THE MARGINAL MEDAL

The five-point game between the Dogs and the Eagles has given 5 a share of the lead with 15. Both margins have been registered six times this year, with 20 and 22 one behind. It seems that margins ending in 9 are out vogue this year, with 29, 39, 49 and 59 all failing to be recorded thus far.

BAD NEWS/GOOD NEWS

For Tiger fans the bad news is that Richmond can no longer make the top eight. However, fear not Tigers and Tigresses because the good news is that your team can still finish …  ninth.

POSTCODES OF THE WEEK

The coveted ninth place might not be a one-horse race. Hawthorn appears to have announced their intention to steal the crown from the Tigers on the weekend, with a quarter-by-quarter goal sequence of 3121, which is the postcode of Richmond.

Meanwhile, Geelong’s sequence (2430) may have been a hidden message to their sponsors about how their Friday night quest for victory would end. 2430 is the postcode of Failford.

St Kilda were kind enough to provide Hawthorn with a bit of advice about whom they should play in order to get back on the winning list. The Saints’  sequence of 5221 is the postcode of Muston.

Melbourne’s performance against North was more befitting of a team from the Essendon District League and this was reflected in their sequence: 3041 is the postcode of Strathmore.

WHAT HAVE WE LEARNT FROM THIS SEASON?

It’s been a long season and although we’ve learnt a lot this year, there are still so many permutations remaining no one really knows how the season will finish. However, there is one obvious conclusion that can be drawn from this season that is hard to argue with. And that is that Melbourne is a good twelve-goal better team than Geelong is. And I have the stats to back that up.

A. In Round 15, Melbourne defeated Port by 11 points.
B. Port defeated Hawthorn three weeks later by 22.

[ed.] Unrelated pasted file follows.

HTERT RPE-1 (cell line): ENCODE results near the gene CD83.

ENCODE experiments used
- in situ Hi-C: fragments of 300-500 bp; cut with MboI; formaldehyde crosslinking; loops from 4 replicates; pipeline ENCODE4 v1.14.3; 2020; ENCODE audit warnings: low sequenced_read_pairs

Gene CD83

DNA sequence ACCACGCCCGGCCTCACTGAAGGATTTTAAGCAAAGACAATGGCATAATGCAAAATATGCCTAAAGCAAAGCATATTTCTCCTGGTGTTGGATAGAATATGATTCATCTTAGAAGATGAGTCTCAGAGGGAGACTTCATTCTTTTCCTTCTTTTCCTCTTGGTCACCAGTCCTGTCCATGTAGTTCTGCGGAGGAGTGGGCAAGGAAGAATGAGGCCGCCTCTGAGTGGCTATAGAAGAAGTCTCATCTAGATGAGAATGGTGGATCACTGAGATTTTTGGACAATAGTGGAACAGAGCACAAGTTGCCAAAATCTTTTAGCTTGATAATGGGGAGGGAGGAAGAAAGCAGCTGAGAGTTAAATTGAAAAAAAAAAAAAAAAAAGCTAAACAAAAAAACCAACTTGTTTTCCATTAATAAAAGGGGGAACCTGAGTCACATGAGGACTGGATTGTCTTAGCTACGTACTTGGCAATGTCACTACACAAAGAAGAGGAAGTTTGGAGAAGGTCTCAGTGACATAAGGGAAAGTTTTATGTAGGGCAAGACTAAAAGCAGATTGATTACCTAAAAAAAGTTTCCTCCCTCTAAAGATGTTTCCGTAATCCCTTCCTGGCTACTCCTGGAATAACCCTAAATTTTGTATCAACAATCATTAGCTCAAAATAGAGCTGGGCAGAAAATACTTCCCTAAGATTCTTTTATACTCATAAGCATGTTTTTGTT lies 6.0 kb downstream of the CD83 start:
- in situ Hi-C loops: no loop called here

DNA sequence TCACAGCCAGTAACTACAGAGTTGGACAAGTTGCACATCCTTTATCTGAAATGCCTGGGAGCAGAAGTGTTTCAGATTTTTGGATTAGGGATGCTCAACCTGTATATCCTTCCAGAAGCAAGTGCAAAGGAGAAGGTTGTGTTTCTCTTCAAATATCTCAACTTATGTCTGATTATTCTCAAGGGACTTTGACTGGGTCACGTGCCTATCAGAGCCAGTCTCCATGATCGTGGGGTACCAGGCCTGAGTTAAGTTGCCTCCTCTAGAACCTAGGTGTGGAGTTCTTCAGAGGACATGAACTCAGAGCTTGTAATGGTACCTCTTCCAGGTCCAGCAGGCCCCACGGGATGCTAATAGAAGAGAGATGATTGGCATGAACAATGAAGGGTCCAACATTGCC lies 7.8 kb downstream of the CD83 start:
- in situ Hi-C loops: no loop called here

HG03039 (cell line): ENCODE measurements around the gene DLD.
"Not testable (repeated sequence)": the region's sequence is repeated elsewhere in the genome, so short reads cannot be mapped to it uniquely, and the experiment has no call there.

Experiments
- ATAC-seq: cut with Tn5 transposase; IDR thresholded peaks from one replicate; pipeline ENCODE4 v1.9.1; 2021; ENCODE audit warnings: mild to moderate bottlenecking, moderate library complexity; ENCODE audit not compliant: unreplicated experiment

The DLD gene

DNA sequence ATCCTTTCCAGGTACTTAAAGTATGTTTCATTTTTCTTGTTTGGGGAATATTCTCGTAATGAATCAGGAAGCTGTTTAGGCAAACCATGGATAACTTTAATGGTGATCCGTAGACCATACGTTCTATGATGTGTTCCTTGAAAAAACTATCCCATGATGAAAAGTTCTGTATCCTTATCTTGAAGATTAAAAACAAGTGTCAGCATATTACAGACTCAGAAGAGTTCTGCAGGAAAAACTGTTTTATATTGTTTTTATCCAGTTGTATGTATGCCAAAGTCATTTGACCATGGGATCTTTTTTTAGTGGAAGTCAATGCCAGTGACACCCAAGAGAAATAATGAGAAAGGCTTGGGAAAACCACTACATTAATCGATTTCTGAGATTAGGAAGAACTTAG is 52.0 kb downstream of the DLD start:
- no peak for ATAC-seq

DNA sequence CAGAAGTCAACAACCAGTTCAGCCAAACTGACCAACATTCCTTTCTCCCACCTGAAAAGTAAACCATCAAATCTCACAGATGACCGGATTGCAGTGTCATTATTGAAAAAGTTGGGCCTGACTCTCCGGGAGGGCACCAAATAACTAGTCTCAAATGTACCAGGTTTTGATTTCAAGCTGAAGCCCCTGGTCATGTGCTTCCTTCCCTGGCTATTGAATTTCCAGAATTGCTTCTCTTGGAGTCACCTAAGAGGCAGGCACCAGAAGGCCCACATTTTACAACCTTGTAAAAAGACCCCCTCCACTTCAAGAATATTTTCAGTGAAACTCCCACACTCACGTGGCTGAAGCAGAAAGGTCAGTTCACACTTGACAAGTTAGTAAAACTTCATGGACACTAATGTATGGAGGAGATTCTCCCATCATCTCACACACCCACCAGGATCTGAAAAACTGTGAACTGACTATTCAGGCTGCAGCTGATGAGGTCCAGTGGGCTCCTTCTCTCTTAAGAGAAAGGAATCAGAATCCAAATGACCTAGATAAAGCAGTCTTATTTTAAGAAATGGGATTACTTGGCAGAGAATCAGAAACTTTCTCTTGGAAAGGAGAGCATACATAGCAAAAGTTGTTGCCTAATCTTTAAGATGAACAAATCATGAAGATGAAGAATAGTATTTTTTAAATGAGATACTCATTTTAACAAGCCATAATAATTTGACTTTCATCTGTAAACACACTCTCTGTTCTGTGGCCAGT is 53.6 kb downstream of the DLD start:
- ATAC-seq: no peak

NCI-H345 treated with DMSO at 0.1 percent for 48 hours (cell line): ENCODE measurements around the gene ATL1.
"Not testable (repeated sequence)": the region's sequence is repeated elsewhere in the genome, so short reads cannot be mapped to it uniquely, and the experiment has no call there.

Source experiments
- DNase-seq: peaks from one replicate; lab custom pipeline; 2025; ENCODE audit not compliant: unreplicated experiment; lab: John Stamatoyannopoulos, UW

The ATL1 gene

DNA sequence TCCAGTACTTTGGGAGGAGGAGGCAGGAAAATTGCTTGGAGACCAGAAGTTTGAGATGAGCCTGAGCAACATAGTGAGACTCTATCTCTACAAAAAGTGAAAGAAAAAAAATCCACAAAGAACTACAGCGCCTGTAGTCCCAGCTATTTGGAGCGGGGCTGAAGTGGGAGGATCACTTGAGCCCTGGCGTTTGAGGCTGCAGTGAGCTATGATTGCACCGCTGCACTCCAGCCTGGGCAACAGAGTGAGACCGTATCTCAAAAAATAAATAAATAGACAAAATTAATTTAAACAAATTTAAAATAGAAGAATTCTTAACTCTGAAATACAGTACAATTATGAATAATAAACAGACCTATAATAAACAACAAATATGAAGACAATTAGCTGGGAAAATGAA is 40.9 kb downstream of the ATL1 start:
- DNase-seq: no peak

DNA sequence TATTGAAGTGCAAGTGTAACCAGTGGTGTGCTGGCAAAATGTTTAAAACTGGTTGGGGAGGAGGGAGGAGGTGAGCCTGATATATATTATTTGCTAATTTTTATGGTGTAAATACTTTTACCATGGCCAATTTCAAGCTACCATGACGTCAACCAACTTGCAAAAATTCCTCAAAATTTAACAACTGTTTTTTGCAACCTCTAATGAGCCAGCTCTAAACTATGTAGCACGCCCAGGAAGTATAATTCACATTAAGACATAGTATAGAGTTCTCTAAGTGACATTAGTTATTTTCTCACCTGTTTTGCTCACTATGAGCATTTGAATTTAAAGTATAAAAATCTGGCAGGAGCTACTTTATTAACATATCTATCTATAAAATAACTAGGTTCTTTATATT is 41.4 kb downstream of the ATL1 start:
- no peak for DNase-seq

C. The Hawks were 4 point winners in round six over Carlton, who on Friday night knocked off the Cats by 35 points.
D. 11 + 22 + 4 + 35 = 72.
E. 72 points equal 12 goals.
F. Therefore Melbourne are better than Geelong by 12 goals.

Q.E.D.

THIS WEEK’S RIDICULOUS FOOTY ANAGRAM:

At Geelong’s 150th anniversary dinner on Saturday night, it was truly wonderful to note the attendance of GARY ABLETT SENIOR because usually when he’s asked to attend a public event, the answer REGRETTABLY IS A “NO”.

About Andrew Gigacz

Well, here we are. The Bulldogs have won a flag. What do I do now?

Comments

  1. David Lewis says:

    So it is impossible for a team to be ‘Back in town’, postcode 3000. This postcode would probably lead to a 10 to 15 goal defeat.

  2. I dunno, David. Given the Saints strangulation abilities, they could make 3000 a winning postcode (i.e. hold a side to less than three goals). But then again, they’re already in town, so they can’t get back in town, can they?

  3. Steve Healy says:

    Nice stats Gigs,

    But I’m going to have to correct you. Melbourne are 68 points better than Geelong, Port beat Hawthorn by 18, not 22.

    Some people could say that Carlton V Geelong on Friday night was a blockbuster, and North Melbourne V Melbourne on Sunday was the complete opposite. They were right. Carlton V Geelong’s total score was 22.27 and north Melbourne V Melbourne’s was 27.22.

    The 3 Sunday games were all very close in total points, so they weren’t a complete disaster for the stats page.Rich V Syd 28.23 (191), FRE V PORT 28.22 (190)and NM V MELB 27.22(184)
    Essendon scored 27.22 against St.Kilda at Windy Hill in Round 21, 1985. That’s the bad omen for this week for the Saints, since the two teams play each other this Sunday. Neither the Roos or Melbourne have scored 27.22 184 before.

  4. Too good for me Steve. The Port v Hawthorn score was 121-103. I must have seen it as 123-101.

    Very nice stat about the blockbuster.

    I’m pretty sure Essendon won’t get anywhere near 27.22 this Sunday!